Date of Award

Spring 2011

Document Type

Thesis

Degree Name

Master of Science in Biomedical Engineering - (M.S.)

Department

Biomedical Engineering

First Advisor

Raquel Perez-Castillejos

Second Advisor

Bryan J. Pfister

Third Advisor

Cheul H. Cho

Abstract

The goal of this study was to design and fabricate a microfluidic system that can be used to visibly distinguish the two populations of dorsal root ganglia (DRGs) by differential staining. Polydimethylsiloxane (PDMS) is the most widely used silicon-based organic polymer, and is particularly known for its wide spread use in microfluidics. Various methods have been employed to pump fluids in these channels for applications ranging from patterning of cells and biomolecules to control of local environment factors such as temperature, which requires external pumping or other applied forces. We demonstrated a pump-free device that exploits the surface energy stored in a liquid droplet to pump liquid in the channels. The fluid was pumped by using two droplets of unequal sizes connected via fluid filled channel. The flow was generated from smaller droplet to larger droplet. This passive pumping technique was used to simultaneously stain the two cultured DRGs in connected channels.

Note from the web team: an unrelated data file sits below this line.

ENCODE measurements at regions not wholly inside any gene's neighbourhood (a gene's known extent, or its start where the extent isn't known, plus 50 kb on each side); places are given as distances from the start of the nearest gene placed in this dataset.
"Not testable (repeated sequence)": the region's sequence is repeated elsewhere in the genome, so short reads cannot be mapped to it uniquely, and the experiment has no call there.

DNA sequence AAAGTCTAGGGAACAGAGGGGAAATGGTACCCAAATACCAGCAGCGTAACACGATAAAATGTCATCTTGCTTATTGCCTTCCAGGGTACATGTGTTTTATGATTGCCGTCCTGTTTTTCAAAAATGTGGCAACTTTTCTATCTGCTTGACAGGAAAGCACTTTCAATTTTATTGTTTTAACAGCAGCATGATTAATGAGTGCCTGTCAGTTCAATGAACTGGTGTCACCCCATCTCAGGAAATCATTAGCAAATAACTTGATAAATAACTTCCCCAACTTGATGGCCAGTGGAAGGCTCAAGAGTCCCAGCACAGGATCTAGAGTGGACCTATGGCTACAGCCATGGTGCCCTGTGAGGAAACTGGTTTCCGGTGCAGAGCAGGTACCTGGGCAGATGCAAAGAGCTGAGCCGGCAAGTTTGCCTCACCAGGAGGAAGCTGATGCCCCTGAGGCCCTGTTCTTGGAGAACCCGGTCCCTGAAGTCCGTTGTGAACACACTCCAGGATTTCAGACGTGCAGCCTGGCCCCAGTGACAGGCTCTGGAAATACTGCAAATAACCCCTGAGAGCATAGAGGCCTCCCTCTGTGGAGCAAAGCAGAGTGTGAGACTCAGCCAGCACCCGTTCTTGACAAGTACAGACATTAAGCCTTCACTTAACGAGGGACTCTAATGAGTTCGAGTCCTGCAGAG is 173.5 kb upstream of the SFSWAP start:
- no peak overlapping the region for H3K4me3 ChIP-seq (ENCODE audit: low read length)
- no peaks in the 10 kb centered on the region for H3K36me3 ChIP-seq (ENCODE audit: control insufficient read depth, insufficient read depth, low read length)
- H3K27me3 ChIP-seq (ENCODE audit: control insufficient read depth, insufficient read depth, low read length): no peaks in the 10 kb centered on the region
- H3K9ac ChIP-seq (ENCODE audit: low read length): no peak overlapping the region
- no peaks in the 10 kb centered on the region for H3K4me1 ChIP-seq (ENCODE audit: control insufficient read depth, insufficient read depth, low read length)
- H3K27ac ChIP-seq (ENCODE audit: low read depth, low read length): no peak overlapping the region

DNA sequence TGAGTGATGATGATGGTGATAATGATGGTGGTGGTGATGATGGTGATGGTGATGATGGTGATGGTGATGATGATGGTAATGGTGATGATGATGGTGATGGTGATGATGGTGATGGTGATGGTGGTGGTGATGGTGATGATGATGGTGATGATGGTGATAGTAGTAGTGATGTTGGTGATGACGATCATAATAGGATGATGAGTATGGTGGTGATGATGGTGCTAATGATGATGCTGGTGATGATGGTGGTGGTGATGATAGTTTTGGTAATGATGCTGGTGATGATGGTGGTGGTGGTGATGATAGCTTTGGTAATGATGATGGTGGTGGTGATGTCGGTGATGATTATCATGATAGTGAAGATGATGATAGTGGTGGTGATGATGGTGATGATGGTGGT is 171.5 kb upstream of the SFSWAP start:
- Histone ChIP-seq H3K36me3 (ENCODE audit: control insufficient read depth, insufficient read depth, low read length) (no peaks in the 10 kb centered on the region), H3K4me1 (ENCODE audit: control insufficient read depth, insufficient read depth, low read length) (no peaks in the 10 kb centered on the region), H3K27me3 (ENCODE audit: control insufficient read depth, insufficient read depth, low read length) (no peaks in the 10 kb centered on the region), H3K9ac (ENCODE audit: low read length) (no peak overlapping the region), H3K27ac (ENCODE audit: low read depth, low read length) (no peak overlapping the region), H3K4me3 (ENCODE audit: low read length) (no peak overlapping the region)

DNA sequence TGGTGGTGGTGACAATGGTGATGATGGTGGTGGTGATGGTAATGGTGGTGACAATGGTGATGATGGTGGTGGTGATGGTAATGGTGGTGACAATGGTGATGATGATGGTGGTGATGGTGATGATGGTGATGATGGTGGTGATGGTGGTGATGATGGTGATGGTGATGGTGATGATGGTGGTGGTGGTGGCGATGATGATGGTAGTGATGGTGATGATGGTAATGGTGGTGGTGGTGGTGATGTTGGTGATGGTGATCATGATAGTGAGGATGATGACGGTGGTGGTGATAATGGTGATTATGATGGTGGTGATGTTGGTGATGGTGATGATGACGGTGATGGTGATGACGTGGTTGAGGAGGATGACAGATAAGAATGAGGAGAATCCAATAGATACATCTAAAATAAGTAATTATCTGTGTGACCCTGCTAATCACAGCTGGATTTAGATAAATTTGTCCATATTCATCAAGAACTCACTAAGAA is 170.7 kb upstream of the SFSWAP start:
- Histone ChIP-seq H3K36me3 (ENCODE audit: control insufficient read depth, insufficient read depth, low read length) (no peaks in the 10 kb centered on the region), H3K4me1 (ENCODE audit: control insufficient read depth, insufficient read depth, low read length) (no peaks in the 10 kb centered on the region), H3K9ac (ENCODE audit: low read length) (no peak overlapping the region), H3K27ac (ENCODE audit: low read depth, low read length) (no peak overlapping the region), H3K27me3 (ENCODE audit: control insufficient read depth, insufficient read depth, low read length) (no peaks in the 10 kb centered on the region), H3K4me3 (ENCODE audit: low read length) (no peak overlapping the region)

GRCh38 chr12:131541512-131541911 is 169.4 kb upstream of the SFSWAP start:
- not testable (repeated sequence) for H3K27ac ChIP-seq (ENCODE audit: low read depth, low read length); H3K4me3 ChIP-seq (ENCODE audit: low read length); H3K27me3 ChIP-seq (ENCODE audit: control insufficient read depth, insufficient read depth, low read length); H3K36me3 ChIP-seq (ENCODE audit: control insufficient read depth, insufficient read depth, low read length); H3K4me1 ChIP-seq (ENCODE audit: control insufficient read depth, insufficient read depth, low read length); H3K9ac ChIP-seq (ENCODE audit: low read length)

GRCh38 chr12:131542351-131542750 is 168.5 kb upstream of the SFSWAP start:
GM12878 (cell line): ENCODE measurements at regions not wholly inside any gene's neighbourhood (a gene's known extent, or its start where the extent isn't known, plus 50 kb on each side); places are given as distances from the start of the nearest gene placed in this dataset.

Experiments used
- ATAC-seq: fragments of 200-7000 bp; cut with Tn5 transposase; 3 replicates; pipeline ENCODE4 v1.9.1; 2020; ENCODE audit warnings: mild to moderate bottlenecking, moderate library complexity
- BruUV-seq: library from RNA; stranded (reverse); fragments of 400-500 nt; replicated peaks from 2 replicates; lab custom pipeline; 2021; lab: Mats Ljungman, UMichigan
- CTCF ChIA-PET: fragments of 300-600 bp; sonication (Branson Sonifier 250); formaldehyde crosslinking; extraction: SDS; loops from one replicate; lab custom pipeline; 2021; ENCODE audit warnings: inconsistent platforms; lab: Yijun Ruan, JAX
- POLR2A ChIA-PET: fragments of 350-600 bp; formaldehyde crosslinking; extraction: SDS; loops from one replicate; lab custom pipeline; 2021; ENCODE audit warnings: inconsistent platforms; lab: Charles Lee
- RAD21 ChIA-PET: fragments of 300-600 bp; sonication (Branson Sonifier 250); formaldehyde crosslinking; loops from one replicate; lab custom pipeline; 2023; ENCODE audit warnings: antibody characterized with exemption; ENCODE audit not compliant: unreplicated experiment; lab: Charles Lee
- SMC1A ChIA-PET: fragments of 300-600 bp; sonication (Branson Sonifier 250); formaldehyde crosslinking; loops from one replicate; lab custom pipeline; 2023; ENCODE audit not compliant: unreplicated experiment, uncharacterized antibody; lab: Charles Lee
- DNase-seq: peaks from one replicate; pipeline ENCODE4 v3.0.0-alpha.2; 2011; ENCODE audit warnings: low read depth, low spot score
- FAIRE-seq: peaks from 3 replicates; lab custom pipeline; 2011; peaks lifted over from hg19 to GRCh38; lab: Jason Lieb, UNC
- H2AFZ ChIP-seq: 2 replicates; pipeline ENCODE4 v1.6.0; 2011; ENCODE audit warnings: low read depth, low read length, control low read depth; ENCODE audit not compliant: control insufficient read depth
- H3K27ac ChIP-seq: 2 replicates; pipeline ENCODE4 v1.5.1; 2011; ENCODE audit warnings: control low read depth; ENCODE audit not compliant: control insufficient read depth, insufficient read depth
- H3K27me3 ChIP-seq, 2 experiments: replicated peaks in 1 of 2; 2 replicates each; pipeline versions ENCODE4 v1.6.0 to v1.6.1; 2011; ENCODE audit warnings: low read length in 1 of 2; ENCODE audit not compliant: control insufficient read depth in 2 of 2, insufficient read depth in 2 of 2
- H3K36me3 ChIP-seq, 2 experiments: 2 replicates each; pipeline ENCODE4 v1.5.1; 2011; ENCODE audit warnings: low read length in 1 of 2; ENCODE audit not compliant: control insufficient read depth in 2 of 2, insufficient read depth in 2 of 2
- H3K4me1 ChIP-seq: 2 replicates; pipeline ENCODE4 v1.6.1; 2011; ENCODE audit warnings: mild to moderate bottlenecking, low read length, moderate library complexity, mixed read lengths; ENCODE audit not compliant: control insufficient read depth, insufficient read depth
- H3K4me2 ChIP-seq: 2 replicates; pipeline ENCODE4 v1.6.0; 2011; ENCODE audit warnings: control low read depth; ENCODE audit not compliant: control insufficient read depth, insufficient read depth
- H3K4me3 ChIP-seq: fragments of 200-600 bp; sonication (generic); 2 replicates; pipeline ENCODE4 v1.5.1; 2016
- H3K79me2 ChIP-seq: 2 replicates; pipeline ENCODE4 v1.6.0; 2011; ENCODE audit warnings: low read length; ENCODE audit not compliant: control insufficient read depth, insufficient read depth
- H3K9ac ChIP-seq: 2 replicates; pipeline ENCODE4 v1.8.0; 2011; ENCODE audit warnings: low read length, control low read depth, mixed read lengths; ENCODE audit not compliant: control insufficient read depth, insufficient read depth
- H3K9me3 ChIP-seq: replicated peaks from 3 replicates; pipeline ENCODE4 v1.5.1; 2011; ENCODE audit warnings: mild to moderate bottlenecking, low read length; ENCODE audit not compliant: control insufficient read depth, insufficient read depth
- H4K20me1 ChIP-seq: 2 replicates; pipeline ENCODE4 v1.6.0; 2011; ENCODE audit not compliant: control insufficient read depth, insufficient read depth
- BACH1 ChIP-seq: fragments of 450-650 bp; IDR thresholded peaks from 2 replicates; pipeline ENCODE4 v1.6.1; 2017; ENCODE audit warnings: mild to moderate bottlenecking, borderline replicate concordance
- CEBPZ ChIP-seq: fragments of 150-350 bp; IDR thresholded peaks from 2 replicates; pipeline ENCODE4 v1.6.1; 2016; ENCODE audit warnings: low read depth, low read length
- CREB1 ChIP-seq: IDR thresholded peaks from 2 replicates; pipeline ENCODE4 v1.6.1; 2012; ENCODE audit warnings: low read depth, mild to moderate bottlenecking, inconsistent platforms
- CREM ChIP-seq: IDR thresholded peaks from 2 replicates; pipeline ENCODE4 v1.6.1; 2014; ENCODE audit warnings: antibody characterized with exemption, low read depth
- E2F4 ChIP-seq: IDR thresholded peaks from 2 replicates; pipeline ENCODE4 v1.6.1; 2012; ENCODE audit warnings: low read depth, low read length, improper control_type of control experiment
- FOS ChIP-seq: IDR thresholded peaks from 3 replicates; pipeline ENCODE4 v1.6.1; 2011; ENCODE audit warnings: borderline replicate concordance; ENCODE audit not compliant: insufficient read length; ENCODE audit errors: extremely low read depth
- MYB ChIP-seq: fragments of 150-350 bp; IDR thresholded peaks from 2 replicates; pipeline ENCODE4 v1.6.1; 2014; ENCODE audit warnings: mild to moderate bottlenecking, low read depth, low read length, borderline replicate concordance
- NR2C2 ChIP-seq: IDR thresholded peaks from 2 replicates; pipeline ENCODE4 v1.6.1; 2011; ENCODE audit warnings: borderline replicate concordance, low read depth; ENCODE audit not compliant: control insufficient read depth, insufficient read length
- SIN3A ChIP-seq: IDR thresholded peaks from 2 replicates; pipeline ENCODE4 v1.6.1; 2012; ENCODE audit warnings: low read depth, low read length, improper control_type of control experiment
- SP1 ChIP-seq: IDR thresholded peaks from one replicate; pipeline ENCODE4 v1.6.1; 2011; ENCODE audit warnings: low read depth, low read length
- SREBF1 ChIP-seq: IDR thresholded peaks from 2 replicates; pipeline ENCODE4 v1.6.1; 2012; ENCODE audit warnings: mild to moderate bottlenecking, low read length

The in vitro system can be further exploited to study the guided growth in axons. This study provides a cost effective method to detect the influence of the presence of pioneer neuron on the growth patterns of the new generation of neurons. It eliminates the need of using transgenic cells to study the guided growth in axons, thereby giving some insight for the repair of spinal cord injuries and the understanding of the early growth model.

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